March 8, 2021 10:57:28 am
“Muhabbat jo anjaam tak pahunchi nahi, Wahi muhabbat hai, baaqi kuchh nahi,” Indian poet and lyricist Sahir Ludhianvi once wrote for his collection titled Talkhiyaan. Loosely translated, it means “Love which never gets its happy ending, is the only kind of love which should dare itself to call love, everything else means nothing.” These are the kind of verses Sahir Ludhianvi wrote — personal, moving, sometimes provocative and intense, but never sentimental. After his untimely death in 1980, Mumbai, Sahir left a gaping hole in the world of arts. From writing socio-political poetry to penning lovely songs for Hindi movies, the artiste experimented continuously. Today, on his 100th birth anniversary, as a film journalist, it seems fitting to remember Sahir Ludhianvi’s contribution to what we now know as Bollywood today.
Poetry and Sahir Ludhianvi’s film lyrics are linked in a synonymous fashion. This is primarily because Sahir would often present a watered-down version of his poems in the lyrics he wrote for Hindi movies. One can find many of his timeless lyric-writing in his poetry book called Talkhiyaan. Songs from both Guru Dutt’s Pyaasa (1957) and Amitabh Bachchan-starrer Kabhie Kabhie (1976) can be found in the aforementioned poetry collection. Sahir Ludhianvi’s romantic tracks were breezy but impactful. His lyrics might have been given a commercial flavour to appeal to a wider audience, but the poetry in his songs remain visible. A good example is Kabhie Kabhie’s title track.
Kabhi kabhi mere dil mein khayaal aata hai
Ki jaise tu mujhe chaahegi umr bhar yoohin
Uthegi meri taraf pyaar ki nazar yoohin
Main jaanta hoon ki tu geir hai magar yoohin
Main jaanta hoon ki tu geir hai magar yoohin
“Sometimes I wonder whether your love is eternal; will you love me like this forever as you do in this very moment? Sometimes I wonder whether you will always look at me with love in your eyes. But I know that you are not mine, you were never mine. But I couldn’t help myself.” Things get lost in translation, and this is the case with Sahir’s lyrics as well. Literal translation can never do justice to his words, all you can try and do is capture the essence and elegance of his phrases. In the Kabhie Kabhie song, Sahir writes of an eternal kind of love while bemoaning its unrequited quality in the same breath. The track is both a tribute to love and reminder to self of the hard truth — ‘she was never his.’ Today, when all that is left of Bollywood music is pedestrian remakes and catchy tunes, Sahir Ludhianvi’s lyricism serves as a gentle nudge, that lyric writing is an art form that only a few can achieve.
Sahir was a conscious lyric writer. He was alive to life’s dilemmas, its struggles. His range was immense. The lyricist could be both fun and passionate, sometimes evoking these sentiments in the listener simultaneously. Sample Naya Daur’s “Udein Jab Jab Zulfein Teri.” Not only were the lyrics light and flirty, they had a sense of innocence about them. Dilip Kumar’s screen presence certainly helped matters. This is not to say that we don’t have good lyricists working in the industry today. We do — Varun Grover, Prasoon Joshi, Swanand Kirkire, Amitabh Bhattacharya, Rashmi Singh, Irshad Kamil, and the veterans Gulzar and Javed Akhtar to name a few, who have been working for decades in the Hindi film industry. But what are we doing with such talent? The movie producers and the audience are to blame. It is that egg-chicken cycle again. Makers think that the only way to catch the attention of viewers is to make easy, repetitive tracks, and the audience validate their beliefs by making chartbusters out of these songs. Sahir showed us that you could entertain as well as engage with the audience on an emotional level by choosing your words with care. From the hummable “Yun To Humne Lakh Haseen Dekhe Hai” to the hopeful “Wo Subah Kabhi To Aayegi,” Sahir Ludhianvi had the capacity to leave his listeners spell-bound.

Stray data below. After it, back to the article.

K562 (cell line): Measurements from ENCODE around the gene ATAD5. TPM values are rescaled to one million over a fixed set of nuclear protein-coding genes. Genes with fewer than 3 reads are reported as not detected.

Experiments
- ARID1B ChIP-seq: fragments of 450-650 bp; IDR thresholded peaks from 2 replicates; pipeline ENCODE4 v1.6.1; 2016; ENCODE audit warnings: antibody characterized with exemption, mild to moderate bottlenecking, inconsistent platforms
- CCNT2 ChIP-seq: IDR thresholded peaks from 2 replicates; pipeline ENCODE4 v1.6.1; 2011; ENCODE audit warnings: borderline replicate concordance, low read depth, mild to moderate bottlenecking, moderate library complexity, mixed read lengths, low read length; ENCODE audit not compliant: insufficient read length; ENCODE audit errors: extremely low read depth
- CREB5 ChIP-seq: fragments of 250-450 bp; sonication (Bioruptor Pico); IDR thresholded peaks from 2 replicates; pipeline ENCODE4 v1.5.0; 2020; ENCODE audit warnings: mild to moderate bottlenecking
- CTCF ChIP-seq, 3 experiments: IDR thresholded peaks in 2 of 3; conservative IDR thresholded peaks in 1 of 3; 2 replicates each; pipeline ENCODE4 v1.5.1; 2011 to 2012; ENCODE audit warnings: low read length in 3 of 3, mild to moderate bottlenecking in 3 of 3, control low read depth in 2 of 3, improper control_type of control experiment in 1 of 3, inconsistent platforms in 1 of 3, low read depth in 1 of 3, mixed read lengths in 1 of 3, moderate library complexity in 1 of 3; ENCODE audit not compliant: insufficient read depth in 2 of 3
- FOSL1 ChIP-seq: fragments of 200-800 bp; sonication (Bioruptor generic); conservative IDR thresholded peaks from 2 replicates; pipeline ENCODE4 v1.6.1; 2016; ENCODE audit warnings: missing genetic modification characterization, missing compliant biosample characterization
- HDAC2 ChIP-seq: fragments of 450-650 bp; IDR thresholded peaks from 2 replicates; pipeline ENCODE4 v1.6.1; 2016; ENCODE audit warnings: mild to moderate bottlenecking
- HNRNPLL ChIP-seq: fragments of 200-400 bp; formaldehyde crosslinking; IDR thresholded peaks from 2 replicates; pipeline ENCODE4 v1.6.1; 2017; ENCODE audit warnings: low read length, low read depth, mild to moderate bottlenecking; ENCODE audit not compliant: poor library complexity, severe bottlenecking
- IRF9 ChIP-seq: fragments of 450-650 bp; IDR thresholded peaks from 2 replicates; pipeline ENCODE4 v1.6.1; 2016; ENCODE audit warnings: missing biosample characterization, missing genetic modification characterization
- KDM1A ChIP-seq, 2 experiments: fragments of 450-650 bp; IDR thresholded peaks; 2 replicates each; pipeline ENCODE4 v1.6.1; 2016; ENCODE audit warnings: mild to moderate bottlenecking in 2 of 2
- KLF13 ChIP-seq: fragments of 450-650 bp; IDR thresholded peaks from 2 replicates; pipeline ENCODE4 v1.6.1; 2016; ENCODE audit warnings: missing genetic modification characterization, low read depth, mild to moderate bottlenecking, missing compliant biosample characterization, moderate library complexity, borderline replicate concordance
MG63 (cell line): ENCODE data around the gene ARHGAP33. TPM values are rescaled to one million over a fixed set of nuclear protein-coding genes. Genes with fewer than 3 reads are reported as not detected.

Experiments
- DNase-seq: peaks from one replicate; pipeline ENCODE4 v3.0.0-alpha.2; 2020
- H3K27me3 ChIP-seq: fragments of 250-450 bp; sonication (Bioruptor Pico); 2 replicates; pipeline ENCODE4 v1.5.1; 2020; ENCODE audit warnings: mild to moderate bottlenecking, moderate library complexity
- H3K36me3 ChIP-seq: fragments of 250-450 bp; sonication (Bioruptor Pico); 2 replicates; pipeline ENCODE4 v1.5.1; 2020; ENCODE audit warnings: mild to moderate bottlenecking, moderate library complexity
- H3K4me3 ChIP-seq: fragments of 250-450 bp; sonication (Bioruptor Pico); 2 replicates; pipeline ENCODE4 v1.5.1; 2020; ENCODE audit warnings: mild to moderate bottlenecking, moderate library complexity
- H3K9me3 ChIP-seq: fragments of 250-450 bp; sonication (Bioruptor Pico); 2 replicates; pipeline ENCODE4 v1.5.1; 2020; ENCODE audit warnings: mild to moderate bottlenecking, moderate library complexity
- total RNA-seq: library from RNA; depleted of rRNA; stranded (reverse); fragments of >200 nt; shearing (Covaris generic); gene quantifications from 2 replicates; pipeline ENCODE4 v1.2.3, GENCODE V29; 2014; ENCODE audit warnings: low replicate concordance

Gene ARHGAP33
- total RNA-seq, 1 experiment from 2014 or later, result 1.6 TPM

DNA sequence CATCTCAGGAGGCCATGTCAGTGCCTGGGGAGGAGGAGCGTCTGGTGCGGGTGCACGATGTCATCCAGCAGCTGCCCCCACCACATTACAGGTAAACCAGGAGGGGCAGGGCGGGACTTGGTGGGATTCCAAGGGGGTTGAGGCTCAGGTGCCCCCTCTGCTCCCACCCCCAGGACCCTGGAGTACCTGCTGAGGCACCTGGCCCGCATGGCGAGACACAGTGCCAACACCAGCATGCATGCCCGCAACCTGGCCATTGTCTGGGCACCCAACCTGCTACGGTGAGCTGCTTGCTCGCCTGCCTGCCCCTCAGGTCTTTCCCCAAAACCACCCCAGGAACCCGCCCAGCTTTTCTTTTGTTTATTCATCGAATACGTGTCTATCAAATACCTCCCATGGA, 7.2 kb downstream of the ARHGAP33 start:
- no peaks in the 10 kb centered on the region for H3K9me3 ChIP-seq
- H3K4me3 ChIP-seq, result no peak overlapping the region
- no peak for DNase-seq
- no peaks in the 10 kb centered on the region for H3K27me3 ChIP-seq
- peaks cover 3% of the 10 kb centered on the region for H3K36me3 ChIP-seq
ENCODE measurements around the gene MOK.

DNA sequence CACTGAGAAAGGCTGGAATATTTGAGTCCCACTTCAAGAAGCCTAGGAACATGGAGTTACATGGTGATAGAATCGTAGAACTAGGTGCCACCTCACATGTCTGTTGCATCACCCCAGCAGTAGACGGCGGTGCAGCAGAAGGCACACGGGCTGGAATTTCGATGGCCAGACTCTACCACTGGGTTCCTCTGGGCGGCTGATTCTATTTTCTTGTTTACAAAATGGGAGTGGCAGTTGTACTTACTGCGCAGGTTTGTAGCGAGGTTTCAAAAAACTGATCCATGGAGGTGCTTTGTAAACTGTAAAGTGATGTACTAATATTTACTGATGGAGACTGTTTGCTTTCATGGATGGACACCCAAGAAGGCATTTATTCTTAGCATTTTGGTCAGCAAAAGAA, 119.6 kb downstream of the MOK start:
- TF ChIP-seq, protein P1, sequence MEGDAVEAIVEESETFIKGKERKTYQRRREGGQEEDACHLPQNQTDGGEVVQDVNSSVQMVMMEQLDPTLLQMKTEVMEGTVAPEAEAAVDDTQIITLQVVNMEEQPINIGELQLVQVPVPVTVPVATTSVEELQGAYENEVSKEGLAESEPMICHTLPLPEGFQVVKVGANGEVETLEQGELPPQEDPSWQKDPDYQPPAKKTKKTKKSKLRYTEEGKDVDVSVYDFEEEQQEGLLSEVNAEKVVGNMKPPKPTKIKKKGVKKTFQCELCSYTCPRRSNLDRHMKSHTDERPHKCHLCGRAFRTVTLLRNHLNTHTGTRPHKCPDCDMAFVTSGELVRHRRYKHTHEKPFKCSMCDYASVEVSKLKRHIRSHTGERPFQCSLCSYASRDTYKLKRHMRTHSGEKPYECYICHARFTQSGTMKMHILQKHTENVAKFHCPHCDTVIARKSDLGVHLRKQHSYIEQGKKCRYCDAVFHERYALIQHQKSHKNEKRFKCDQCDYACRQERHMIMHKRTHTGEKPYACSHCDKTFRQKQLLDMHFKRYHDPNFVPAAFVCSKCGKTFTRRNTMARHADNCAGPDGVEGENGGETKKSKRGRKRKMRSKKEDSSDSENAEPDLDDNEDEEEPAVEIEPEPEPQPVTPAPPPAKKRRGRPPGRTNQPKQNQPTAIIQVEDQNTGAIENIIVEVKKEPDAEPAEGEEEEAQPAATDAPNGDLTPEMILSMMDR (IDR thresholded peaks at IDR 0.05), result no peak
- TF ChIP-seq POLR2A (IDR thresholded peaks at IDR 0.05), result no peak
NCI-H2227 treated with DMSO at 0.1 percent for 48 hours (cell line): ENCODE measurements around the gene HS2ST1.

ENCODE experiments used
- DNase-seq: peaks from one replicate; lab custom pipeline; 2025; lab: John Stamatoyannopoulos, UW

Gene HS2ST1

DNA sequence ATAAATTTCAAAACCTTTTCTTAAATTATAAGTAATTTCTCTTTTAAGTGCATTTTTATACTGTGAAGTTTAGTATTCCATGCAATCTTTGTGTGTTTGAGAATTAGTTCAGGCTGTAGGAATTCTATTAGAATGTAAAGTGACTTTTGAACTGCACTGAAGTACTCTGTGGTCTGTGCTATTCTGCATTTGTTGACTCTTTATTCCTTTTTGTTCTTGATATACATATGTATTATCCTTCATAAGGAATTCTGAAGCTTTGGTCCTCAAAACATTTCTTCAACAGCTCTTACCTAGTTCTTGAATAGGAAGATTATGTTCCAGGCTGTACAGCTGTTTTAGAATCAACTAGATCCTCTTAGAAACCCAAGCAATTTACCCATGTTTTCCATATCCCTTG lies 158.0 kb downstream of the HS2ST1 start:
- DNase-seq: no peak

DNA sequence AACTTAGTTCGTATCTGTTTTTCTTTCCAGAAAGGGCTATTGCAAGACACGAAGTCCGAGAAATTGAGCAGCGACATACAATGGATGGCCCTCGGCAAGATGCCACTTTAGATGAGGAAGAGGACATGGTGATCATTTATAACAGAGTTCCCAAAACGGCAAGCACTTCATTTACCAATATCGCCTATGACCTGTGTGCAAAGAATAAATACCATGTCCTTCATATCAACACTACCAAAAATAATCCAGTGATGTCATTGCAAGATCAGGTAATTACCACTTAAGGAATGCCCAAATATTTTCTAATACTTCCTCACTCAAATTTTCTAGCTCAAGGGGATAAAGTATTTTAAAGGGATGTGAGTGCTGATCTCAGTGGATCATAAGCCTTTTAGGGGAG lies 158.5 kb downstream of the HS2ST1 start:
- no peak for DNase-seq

Many biographers of the lyricist have written of his intense romantic relationship with the poetess Amrita Pritam, and have even gone on to claim that much of the romanticism in his songs sprung from the affection he had for her. But theirs was a love that never came to fruition, as Sahir, despite his feelings for Pritam, could not bring himself to commit to her wholeheartedly. Some say that he harboured deep love for his mother and hated his father as he had walked out on them when Sahir was a mere infant. Born as Abdul Hayee, Sahir started writing from a very young age and is said to have taken the pen name of Sahir after chancing upon the word while reading Iqbal’s poems. Sahir, an Urdu word, means enchanting, or someone who can work a spell on you with his magic. Now isn’t that perfectly fitting?
📣 The Indian Express is now on Telegram. Click here to join our channel (@indianexpress) and stay updated with the latest headlines
- The Indian Express website has been rated GREEN for its credibility and trustworthiness by Newsguard, a global service that rates news sources for their journalistic standards.